The cloud started as a buzzword and has become a mantra for CFOs and CEOs looking to impact their bottom lines. But how exactly does the cloud make a company more efficient? As you know, the cloud is the state of the art approach to web hosting. Whereas previously all web hosting had focused on renting entire servers (dedicated hosting), or fractions of the resources (RAM, disk space, bandwidth, etc.) available to a server (shared and VPS hosting), the cloud puts all servers together in a single network and pools resources, which are then sold to people based on what they use.
The Cloud - A New Paradigm
This new paradigm has been exploited in many ways, particularly in offering services to businesses. AWS, Google and Microsoft all have cloud services where businesses can host websites and business apps. But the proliferation of providers offering software and solutions that were previously more typically software solutions that were loaded onto a single computers show that the cloud offers businesses the opportunity to be more efficient. Salesforce, Office365, Google Apps - all are geared at help staff within a business work more efficiently through improved communication and collaboration. So, in what ways can the cloud make a business more efficient?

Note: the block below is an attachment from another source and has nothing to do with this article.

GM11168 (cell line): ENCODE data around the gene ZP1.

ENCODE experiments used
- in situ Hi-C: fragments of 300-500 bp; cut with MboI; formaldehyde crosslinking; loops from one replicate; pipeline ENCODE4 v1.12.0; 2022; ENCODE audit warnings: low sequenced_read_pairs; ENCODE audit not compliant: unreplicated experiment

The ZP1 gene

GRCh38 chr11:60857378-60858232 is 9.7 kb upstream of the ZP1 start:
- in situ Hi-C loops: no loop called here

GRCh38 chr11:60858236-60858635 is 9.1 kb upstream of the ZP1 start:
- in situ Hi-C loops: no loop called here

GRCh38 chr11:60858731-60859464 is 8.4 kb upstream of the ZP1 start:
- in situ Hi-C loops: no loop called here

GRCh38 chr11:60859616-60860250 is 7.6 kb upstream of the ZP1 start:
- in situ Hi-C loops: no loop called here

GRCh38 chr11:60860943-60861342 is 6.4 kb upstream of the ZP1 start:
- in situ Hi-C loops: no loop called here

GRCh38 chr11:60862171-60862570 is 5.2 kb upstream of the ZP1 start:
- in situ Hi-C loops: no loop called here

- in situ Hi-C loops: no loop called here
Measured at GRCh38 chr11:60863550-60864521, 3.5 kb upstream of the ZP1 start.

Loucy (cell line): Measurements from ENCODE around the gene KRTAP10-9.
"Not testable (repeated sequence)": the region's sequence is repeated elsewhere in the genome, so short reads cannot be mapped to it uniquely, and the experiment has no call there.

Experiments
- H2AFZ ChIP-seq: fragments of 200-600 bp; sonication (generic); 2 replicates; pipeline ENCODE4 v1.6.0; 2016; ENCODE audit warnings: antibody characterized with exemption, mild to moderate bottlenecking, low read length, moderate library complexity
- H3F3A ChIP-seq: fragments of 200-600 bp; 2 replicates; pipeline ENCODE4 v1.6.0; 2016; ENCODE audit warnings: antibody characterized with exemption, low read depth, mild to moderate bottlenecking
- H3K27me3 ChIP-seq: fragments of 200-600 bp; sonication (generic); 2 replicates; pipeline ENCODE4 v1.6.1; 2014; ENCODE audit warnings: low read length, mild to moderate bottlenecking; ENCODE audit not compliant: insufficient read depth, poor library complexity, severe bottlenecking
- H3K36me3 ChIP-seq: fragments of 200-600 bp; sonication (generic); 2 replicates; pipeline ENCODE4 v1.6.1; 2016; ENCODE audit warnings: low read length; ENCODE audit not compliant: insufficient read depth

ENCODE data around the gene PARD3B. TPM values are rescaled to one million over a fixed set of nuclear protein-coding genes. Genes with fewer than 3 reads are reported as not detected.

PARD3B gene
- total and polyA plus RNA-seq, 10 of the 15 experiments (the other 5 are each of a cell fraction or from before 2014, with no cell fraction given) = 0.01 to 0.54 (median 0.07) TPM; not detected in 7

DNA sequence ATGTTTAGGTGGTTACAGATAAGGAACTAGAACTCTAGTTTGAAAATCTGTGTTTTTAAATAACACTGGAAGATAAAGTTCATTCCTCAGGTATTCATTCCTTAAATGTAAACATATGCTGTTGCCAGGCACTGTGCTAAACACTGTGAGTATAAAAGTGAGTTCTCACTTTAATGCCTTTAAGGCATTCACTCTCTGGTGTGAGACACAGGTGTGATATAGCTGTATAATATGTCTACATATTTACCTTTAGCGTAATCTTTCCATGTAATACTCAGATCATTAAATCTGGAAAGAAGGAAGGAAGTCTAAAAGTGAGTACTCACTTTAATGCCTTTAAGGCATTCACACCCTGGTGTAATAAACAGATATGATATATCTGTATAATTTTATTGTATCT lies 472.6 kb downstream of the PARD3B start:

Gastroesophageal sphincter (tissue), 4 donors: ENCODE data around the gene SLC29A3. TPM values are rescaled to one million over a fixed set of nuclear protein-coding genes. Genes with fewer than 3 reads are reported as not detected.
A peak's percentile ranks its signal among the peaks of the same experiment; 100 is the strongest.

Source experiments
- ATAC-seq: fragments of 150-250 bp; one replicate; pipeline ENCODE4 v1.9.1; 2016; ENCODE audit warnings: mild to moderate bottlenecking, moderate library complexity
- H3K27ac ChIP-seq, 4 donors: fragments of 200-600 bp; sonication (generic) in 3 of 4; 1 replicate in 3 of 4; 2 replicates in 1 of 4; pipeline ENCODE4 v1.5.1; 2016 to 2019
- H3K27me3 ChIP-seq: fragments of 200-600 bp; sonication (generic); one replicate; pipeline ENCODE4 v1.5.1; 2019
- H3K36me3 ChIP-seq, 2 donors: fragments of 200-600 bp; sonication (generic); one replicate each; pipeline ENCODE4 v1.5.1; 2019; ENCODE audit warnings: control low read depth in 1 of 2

1. Focus on Core Competencies
The cloud allows companies to focus on core competencies. This means a clothing factory no longer has to maintain an IT department or IT staff - they simply allow third-party companies to provide those services in-house IT department was previously responsible for, and generally at great cost. Businesses can now focus on what they do best without the distractions of fighting their own technology.
2. Saving Costs
The fact is that many services offered via the cloud are paid for on an 'as-used' basis, meaning people pay for what they use. However, this is not always the case - services like Microsoft365 are provided on a subscription basis. If a company saves money directly that is a boon, but often costs are the same. However, cost savings from increased efficiency is where the cloud impacts a company's bottom line most.
3. Improving Efficiency
Generally, when data (files, pictures, etc.) is in the cloud, it is accessible not only from a PC, but a mobile phone, a tablet, a phablet, a laptop - in fact any type of mobile device that is currently available on the market. Whereas the traditional office scenario was people "popping in" to the office over the weekend, the cloud means they now don't have to. The office, and the work they need to do, is available 24/7 and from any location where there is connection to the Internet. A company's staff can work anywhere, anytime, for as long as they want, and without even the cost of the office air-conditioner being switched on.
4. Reducing overheads